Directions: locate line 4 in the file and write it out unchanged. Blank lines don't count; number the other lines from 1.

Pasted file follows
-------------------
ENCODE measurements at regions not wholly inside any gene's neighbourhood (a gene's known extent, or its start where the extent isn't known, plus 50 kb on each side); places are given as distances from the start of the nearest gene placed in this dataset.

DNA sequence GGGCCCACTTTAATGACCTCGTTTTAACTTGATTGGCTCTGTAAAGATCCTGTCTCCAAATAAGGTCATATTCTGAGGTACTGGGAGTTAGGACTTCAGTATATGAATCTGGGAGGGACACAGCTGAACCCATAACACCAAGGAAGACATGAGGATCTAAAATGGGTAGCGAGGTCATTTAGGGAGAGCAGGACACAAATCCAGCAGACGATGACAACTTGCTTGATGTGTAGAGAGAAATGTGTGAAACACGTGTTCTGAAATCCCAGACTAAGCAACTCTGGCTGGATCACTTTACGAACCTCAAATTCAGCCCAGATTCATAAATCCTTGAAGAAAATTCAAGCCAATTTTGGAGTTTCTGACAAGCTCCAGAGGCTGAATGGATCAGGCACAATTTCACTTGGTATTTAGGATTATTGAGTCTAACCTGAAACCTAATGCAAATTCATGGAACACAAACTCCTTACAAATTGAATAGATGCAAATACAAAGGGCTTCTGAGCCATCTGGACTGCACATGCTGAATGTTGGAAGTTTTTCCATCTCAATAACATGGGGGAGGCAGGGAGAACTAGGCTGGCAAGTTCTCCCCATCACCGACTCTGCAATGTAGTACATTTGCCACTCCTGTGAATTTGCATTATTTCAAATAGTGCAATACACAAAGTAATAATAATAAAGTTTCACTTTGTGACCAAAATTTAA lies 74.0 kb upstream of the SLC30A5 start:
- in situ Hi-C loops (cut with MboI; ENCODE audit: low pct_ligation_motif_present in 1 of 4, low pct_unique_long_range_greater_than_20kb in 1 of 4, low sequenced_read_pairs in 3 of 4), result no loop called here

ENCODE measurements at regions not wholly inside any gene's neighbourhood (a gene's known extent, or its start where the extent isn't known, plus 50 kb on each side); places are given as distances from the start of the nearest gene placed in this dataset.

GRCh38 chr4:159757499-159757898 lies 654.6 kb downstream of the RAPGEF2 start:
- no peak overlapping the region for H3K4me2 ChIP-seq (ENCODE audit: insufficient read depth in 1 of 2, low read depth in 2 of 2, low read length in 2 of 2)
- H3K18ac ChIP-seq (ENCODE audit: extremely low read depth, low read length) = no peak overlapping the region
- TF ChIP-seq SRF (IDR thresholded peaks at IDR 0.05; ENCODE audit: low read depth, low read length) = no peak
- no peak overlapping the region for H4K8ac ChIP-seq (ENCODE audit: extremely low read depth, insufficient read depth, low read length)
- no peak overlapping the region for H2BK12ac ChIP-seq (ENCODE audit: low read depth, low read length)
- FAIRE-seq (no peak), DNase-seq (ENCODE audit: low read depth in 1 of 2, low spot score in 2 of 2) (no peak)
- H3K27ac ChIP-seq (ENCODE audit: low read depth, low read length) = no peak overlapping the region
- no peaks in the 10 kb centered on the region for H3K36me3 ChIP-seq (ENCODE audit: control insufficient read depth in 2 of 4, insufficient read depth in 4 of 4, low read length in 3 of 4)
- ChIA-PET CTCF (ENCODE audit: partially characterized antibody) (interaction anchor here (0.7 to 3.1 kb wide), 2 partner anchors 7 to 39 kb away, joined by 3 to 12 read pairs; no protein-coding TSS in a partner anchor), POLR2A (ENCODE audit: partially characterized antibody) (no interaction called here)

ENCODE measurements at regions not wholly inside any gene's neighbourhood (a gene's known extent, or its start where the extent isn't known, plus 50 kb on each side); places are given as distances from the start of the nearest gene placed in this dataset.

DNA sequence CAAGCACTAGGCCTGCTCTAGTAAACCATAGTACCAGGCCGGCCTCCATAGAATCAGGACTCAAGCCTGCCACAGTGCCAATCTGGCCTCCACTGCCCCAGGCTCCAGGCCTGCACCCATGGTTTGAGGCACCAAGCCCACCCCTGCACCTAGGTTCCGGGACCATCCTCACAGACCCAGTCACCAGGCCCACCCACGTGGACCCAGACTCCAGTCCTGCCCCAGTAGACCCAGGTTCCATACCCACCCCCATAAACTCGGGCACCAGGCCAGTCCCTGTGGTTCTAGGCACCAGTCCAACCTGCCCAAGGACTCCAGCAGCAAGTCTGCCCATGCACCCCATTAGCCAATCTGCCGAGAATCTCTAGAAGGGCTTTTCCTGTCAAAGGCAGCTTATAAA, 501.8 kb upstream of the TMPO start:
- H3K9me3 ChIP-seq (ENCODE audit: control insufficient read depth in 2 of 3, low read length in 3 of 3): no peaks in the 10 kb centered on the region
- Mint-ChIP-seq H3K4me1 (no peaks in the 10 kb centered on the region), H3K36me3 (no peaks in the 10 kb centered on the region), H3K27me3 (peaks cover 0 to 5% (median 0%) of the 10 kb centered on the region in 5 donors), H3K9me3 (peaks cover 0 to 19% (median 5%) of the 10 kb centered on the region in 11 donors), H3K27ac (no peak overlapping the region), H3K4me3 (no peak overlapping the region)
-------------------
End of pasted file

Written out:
ENCODE measurements at regions not wholly inside any gene's neighbourhood (a gene's known extent, or its start where the extent isn't known, plus 50 kb on each side); places are given as distances from the start of the nearest gene placed in this dataset.